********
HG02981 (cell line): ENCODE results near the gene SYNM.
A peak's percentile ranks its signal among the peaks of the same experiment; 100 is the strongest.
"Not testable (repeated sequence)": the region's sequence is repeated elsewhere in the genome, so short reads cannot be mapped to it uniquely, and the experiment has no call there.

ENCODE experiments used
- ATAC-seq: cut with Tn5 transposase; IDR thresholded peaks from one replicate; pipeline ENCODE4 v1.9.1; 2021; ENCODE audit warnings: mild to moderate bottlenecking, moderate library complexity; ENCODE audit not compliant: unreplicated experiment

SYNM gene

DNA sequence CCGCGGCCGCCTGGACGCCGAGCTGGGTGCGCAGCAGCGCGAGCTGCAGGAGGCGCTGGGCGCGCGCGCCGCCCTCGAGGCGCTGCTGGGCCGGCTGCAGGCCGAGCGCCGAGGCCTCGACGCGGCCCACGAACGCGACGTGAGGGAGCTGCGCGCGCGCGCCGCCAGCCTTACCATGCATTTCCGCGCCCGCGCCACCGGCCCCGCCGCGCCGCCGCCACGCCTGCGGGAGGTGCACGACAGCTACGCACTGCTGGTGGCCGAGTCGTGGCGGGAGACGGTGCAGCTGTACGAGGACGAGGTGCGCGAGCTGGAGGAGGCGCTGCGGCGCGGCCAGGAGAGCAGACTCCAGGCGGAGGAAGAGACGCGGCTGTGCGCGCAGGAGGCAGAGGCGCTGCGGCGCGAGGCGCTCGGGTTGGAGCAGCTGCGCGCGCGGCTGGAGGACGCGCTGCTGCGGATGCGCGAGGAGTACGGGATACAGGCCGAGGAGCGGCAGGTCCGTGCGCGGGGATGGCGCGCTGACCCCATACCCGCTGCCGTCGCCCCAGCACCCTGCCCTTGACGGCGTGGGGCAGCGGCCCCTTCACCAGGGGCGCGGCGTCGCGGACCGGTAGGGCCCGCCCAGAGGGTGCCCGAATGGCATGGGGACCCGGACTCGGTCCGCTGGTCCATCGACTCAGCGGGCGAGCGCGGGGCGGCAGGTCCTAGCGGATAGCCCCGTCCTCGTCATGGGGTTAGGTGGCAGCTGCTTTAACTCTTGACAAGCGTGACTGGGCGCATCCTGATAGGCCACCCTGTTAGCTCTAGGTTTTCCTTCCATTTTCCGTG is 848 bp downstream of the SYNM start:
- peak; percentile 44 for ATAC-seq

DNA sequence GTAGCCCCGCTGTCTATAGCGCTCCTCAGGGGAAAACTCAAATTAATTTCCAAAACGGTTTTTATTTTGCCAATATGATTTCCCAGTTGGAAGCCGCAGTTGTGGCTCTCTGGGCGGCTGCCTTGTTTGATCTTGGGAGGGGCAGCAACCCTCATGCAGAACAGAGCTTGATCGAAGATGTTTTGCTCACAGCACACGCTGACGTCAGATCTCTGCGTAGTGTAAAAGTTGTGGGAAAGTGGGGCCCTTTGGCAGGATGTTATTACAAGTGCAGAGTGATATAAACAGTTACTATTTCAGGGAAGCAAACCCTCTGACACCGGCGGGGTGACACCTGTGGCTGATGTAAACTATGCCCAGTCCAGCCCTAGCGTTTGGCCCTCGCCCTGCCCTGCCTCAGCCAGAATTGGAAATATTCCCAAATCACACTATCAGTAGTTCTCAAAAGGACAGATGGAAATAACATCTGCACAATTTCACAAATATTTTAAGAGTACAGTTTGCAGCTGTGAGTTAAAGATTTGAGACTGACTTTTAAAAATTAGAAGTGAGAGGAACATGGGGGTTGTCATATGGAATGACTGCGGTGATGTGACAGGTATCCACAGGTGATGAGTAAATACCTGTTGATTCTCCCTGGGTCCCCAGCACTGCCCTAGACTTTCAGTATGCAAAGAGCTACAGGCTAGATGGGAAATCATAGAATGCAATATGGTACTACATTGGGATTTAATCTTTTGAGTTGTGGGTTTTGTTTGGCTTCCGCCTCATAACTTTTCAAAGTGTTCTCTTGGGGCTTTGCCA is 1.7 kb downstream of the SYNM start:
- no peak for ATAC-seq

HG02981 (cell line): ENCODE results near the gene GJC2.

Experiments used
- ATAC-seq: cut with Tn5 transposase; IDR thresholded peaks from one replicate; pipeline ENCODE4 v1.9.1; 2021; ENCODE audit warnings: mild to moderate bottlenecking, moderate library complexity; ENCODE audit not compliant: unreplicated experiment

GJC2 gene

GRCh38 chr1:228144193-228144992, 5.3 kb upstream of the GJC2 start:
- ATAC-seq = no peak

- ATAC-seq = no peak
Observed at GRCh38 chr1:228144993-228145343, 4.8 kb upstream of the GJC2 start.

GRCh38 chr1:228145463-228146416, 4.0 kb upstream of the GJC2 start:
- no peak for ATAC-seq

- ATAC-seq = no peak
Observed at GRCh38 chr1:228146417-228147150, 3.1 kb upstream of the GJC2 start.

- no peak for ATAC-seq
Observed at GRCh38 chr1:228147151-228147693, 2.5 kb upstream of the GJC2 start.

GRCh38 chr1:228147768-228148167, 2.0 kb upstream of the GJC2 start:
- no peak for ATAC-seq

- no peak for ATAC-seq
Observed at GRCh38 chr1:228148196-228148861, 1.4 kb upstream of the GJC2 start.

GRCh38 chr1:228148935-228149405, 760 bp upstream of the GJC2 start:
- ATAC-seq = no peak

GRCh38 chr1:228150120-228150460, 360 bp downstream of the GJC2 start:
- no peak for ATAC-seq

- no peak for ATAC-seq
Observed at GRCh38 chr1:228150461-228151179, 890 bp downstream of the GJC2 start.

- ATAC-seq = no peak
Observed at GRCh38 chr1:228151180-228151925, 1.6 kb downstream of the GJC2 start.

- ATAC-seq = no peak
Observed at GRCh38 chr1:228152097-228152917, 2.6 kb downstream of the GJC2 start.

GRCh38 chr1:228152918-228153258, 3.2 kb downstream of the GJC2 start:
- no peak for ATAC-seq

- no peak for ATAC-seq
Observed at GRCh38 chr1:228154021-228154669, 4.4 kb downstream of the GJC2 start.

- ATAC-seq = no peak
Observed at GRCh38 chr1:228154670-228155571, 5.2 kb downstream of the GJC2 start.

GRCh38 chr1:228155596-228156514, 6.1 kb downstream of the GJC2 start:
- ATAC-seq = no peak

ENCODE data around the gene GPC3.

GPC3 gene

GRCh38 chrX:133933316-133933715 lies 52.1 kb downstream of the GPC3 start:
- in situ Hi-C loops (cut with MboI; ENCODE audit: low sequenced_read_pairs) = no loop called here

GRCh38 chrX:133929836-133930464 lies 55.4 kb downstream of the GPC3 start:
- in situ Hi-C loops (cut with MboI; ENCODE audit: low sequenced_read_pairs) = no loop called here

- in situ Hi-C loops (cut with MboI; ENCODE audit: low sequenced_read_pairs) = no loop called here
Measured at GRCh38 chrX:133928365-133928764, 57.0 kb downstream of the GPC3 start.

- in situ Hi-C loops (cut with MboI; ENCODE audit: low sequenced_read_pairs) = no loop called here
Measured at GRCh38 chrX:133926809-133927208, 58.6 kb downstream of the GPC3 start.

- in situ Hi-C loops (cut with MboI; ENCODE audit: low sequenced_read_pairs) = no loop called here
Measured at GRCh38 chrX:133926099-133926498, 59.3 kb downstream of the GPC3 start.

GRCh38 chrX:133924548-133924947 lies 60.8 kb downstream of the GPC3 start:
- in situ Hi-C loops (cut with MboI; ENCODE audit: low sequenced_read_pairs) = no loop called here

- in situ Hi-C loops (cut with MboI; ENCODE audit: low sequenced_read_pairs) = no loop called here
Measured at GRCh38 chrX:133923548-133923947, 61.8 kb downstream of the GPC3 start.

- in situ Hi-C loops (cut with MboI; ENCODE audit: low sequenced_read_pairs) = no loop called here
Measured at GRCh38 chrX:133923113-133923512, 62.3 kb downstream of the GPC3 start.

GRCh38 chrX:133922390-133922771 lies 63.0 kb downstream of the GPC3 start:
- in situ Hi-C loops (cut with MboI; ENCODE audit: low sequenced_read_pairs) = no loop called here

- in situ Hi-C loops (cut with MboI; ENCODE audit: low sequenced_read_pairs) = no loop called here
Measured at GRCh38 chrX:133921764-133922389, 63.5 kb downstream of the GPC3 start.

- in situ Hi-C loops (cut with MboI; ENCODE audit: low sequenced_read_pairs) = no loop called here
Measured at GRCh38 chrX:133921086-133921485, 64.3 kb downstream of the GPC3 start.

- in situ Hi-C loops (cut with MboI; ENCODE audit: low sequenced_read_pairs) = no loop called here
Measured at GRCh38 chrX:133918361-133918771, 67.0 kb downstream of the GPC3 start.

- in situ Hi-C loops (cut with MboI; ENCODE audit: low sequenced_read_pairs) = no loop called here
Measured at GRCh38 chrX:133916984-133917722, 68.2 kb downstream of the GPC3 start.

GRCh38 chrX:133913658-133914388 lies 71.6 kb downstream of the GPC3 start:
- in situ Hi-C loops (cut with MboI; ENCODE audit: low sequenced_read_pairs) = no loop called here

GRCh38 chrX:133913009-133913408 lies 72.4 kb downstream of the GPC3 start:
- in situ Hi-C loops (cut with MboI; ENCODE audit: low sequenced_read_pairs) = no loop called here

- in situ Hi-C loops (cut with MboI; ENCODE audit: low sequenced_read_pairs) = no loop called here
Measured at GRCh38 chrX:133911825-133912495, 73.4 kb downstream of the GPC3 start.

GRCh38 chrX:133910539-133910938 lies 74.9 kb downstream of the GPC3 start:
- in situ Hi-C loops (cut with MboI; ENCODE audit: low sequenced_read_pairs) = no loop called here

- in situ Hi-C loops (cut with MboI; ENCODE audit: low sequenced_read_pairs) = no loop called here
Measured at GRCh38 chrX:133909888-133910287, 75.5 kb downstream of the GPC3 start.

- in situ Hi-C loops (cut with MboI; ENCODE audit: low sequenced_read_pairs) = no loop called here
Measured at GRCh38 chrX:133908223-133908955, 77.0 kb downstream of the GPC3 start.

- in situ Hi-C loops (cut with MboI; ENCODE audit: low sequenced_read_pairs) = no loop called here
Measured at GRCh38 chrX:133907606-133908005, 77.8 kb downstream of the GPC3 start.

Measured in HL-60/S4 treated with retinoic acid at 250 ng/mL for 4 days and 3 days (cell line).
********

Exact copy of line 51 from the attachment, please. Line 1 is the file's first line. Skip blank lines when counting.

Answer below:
GRCh38 chrX:133929836-133930464 lies 55.4 kb downstream of the GPC3 start: